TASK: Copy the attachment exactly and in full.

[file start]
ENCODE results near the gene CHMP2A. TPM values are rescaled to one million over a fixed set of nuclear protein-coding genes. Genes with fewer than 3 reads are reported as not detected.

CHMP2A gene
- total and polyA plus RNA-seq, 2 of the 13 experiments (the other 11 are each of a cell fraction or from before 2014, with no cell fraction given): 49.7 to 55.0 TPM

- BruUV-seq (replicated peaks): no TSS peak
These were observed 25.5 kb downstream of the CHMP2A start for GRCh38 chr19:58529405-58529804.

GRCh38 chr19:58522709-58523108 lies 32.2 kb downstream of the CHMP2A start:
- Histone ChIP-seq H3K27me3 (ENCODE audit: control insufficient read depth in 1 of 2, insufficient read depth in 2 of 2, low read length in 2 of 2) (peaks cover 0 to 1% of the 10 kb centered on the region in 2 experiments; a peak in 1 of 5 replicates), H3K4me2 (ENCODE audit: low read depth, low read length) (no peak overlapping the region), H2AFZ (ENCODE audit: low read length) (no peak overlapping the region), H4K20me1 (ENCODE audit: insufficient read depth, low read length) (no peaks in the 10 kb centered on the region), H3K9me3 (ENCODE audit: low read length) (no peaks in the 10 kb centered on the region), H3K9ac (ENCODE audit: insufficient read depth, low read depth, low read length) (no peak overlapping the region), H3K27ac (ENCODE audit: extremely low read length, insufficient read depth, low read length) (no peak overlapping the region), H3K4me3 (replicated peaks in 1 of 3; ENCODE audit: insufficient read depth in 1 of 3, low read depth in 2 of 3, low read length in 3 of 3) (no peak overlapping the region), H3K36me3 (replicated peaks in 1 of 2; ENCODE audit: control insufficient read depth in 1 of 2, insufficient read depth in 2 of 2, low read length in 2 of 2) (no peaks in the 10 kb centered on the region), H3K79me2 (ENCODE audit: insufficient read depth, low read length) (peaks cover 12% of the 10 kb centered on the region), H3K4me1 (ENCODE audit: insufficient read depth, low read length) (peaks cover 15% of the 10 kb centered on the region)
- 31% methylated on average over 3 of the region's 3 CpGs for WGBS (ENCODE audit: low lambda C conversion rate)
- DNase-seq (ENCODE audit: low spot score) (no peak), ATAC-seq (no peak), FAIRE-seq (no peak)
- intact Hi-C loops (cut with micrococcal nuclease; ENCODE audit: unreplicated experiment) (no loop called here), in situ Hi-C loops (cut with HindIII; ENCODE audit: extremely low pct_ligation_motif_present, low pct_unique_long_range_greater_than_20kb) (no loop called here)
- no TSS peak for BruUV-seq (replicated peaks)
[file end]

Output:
ENCODE results near the gene CHMP2A. TPM values are rescaled to one million over a fixed set of nuclear protein-coding genes. Genes with fewer than 3 reads are reported as not detected.

CHMP2A gene
- total and polyA plus RNA-seq, 2 of the 13 experiments (the other 11 are each of a cell fraction or from before 2014, with no cell fraction given): 49.7 to 55.0 TPM

- BruUV-seq (replicated peaks): no TSS peak
These were observed 25.5 kb downstream of the CHMP2A start for GRCh38 chr19:58529405-58529804.

GRCh38 chr19:58522709-58523108 lies 32.2 kb downstream of the CHMP2A start:
- Histone ChIP-seq H3K27me3 (ENCODE audit: control insufficient read depth in 1 of 2, insufficient read depth in 2 of 2, low read length in 2 of 2) (peaks cover 0 to 1% of the 10 kb centered on the region in 2 experiments; a peak in 1 of 5 replicates), H3K4me2 (ENCODE audit: low read depth, low read length) (no peak overlapping the region), H2AFZ (ENCODE audit: low read length) (no peak overlapping the region), H4K20me1 (ENCODE audit: insufficient read depth, low read length) (no peaks in the 10 kb centered on the region), H3K9me3 (ENCODE audit: low read length) (no peaks in the 10 kb centered on the region), H3K9ac (ENCODE audit: insufficient read depth, low read depth, low read length) (no peak overlapping the region), H3K27ac (ENCODE audit: extremely low read length, insufficient read depth, low read length) (no peak overlapping the region), H3K4me3 (replicated peaks in 1 of 3; ENCODE audit: insufficient read depth in 1 of 3, low read depth in 2 of 3, low read length in 3 of 3) (no peak overlapping the region), H3K36me3 (replicated peaks in 1 of 2; ENCODE audit: control insufficient read depth in 1 of 2, insufficient read depth in 2 of 2, low read length in 2 of 2) (no peaks in the 10 kb centered on the region), H3K79me2 (ENCODE audit: insufficient read depth, low read length) (peaks cover 12% of the 10 kb centered on the region), H3K4me1 (ENCODE audit: insufficient read depth, low read length) (peaks cover 15% of the 10 kb centered on the region)
- 31% methylated on average over 3 of the region's 3 CpGs for WGBS (ENCODE audit: low lambda C conversion rate)
- DNase-seq (ENCODE audit: low spot score) (no peak), ATAC-seq (no peak), FAIRE-seq (no peak)
- intact Hi-C loops (cut with micrococcal nuclease; ENCODE audit: unreplicated experiment) (no loop called here), in situ Hi-C loops (cut with HindIII; ENCODE audit: extremely low pct_ligation_motif_present, low pct_unique_long_range_greater_than_20kb) (no loop called here)
- no TSS peak for BruUV-seq (replicated peaks)